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mikethehiker

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  1. Thank you for sharing. Unfortunately, this still doesn’t explain why 3rd down was the correct down to come back to. If the goal was to give WSU one more play, why not just give them another 4th down? How can these officials say it was corrected if WSU never got their 2nd down situation and play call? Did they still get it wrong after a 24 hour review? If all they did was replay the exact two plays, then nothing changed and nothing was “corrected”. I really desire to fully understand the game and this just doesn’t compute.
  2. Thank you, I still don’t get it. Why does running the ball on 2nd down after the mistake matter? They could have went back to 2nd, 3rd, or 4th down and they picked 3rd down which is one down past the mistake. It worked out in Oregon’s favor, but my OCD can’t get past this.
  3. I knew they screwed up the moment it happened and couldn’t believe they were able to rewind an entire possession. What I don’t get and nobody has explained is why did they go back to 3rd and 17? The mistake was made going from 1st to 2nd down. Why didn’t they go back to the actual mistake and make it 2nd down? Can anyone explain this?
  4. I will never forget how completely unprepared Oregon was (especially on offense) when we last played a real game there in 2018. First drive had a 7 yard loss, false start, and a delay of game. 3 and out on first three drives for -3 yards (and 1 def PI penalty). Total first half was 18 plays for 35 yards. Here's hoping for a much better start. Oregon vs. Washington State - Play-By-Play - October 20, 2018 - ESPN WWW.ESPN.COM Get play-by-play updates on the Oregon Ducks vs. Washington State Cougars football game.
  5. How about just plain confidence and experience? When our first team was trying to score a TD at the end of the game against Georgia's reserves, did any of you actually believe they were going to do it? Did the players themselves think it would happen? I'm not so sure after being rattled all day. Two quick points: 1) Our skill position players are much smaller. I made a mental note years ago watching Alabama vs Clemson in national title games, "we won't be competing for titles until we get much bigger at the receiver position." Size at receiver and the ability to get physical separation from elite corners is a huge difference maker or at least a great equalizer. We simply didn't have the scheme or the player to make a play down the field. 2) I'm not sure what coaches tell players vs media, but the "every position is an open competition" line is getting old. Your program isn't going anywhere until there is a clear talent/experience pecking order on both sides of the ball. I bet Georgia, Alabama, and Ohio St all have very clear 1 and 2 deeps starting fall camp with few exceptions. It adds clarity and confidence for the program and helps the team understand what to expect from the players around them. I didn't know what to expect from Oregon on Saturday. Did the players know what to expect from themselves? All this to say that Oregon has four head coaches (1 interim), a gazillion coordinators in the last 5 years, and a huge swath of players from the transfer portal. Georgia is a well-oiled machine at this point after years of building and consistency. It's disappointing that we played them at likely the worst possible time.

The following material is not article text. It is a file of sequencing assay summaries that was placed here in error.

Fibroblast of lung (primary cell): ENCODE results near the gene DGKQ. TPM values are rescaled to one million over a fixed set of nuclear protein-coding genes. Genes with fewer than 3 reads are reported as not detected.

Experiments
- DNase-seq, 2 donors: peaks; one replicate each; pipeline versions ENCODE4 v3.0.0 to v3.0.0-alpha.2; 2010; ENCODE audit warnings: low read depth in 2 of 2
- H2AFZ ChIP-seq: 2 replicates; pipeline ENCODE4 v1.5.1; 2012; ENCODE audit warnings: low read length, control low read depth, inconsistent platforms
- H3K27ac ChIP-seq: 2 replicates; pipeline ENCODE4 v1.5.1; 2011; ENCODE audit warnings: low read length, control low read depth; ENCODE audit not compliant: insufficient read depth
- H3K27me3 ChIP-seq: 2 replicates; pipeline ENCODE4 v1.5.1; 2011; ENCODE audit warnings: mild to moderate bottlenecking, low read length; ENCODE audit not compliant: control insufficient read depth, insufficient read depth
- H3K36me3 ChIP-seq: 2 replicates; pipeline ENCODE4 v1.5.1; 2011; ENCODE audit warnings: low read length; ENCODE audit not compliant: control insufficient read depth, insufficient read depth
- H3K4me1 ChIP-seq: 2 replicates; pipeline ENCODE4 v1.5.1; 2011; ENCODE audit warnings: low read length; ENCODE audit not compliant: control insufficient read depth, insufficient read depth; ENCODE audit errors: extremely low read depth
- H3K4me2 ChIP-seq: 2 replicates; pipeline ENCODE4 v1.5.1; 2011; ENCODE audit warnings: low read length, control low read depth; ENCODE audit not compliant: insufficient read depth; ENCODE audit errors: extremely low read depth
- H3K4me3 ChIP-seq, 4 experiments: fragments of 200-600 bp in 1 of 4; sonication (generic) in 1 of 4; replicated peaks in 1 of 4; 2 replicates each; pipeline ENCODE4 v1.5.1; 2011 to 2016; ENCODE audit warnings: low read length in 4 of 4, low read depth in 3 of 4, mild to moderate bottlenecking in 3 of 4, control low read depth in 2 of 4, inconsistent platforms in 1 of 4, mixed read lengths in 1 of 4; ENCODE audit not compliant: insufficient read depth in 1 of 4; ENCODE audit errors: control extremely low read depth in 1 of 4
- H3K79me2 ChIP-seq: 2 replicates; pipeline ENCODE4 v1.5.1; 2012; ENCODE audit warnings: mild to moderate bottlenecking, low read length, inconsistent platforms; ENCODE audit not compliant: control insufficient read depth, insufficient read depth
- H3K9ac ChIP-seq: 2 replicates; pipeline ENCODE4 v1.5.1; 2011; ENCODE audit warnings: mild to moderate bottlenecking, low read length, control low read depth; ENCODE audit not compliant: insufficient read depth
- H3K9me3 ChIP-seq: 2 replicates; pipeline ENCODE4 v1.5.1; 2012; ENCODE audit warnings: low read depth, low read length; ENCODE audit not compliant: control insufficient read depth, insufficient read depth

6. Agreed, something needs to change. It should be a blank canvas. I'd rather reduce the demands on players than compensate. How can you compensate a male sport and not female athletics in a Title IX world? And why not all sports? It's always been a slippery slope. Far more student athletes appreciate the opportunity to attend school for free that those who feel they need to be paid. The truth is that it is a privilege to play and showcase your talent on a college football stage. Athletes used to be thrilled just to show up on ESPN, Sportcenter, or FOX. The product being sold to TV viewers is not the athletes or the names. It's the schools, amateur athletics, and the college football stage. It's a BIG advantage for these elite athletes to be part of that. Try building your personal brand without the college football stage. My 2 cents
  7. The answer to all this may be to let go of "the dream" and create a parallel NCAA. The "have nots" outnumber the "haves" by a mile. The "have-nots" should let go of the "haves" and create their ideal system around amateur student athletics. Create the best playoff possible where everything is settled on the field, reign in coaches pay, eliminate NIL, reign in the demands being put on student athletes. Create a competitive NCAA based on competing ideals and let's see who wins out. One rule - there can be no crossover play. If you want to compete in our "league" with amateur athletics, you have to abide by amateur athletic rules. The semi-pros need the "have nots" to beat up on. Maybe when the "have nots" stop complying, the "haves" will get tired of beating the snot out of each other and losing and will prefer a more pure form of amateur athletics where the best athletes are more spread out across the country.
  8. To think we could have expanded with Texas and Oklahoma years ago.
  9. These were my thoughts also. PAC-12, ACC, and Big12 are all extremely motivated to survive right now and the Oregon/Washington combo may be the biggest chess piece on the board. ANYTHING is possible right now and those 3 conferences are in the fight of their lives. What was impossible yesterday is possible today. If nothing will fix losing LA schools, the best I can hope for as a sports fan is possibly a merger and hopefully four power conferences remaining.
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